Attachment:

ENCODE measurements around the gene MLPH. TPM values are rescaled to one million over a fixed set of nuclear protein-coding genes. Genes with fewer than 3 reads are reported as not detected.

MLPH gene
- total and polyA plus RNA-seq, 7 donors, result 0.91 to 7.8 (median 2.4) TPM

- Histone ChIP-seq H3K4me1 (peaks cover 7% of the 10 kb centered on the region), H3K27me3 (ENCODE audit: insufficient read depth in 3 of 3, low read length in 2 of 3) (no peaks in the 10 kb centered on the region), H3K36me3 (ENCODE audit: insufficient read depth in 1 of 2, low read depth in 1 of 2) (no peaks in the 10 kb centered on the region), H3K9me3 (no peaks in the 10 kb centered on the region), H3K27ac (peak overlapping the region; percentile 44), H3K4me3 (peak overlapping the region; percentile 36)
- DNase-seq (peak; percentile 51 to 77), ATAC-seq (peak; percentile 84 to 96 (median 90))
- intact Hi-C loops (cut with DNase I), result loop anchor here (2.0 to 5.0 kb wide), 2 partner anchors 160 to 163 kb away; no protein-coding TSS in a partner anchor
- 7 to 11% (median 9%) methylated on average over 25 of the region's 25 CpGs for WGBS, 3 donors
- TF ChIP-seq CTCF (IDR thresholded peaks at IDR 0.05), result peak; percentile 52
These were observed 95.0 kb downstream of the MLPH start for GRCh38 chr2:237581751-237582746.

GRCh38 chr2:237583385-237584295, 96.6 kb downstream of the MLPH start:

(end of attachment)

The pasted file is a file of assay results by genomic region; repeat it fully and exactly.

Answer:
ENCODE measurements around the gene MLPH. TPM values are rescaled to one million over a fixed set of nuclear protein-coding genes. Genes with fewer than 3 reads are reported as not detected.

MLPH gene
- total and polyA plus RNA-seq, 7 donors, result 0.91 to 7.8 (median 2.4) TPM

- Histone ChIP-seq H3K4me1 (peaks cover 7% of the 10 kb centered on the region), H3K27me3 (ENCODE audit: insufficient read depth in 3 of 3, low read length in 2 of 3) (no peaks in the 10 kb centered on the region), H3K36me3 (ENCODE audit: insufficient read depth in 1 of 2, low read depth in 1 of 2) (no peaks in the 10 kb centered on the region), H3K9me3 (no peaks in the 10 kb centered on the region), H3K27ac (peak overlapping the region; percentile 44), H3K4me3 (peak overlapping the region; percentile 36)
- DNase-seq (peak; percentile 51 to 77), ATAC-seq (peak; percentile 84 to 96 (median 90))
- intact Hi-C loops (cut with DNase I), result loop anchor here (2.0 to 5.0 kb wide), 2 partner anchors 160 to 163 kb away; no protein-coding TSS in a partner anchor
- 7 to 11% (median 9%) methylated on average over 25 of the region's 25 CpGs for WGBS, 3 donors
- TF ChIP-seq CTCF (IDR thresholded peaks at IDR 0.05), result peak; percentile 52
These were observed 95.0 kb downstream of the MLPH start for GRCh38 chr2:237581751-237582746.

GRCh38 chr2:237583385-237584295, 96.6 kb downstream of the MLPH start: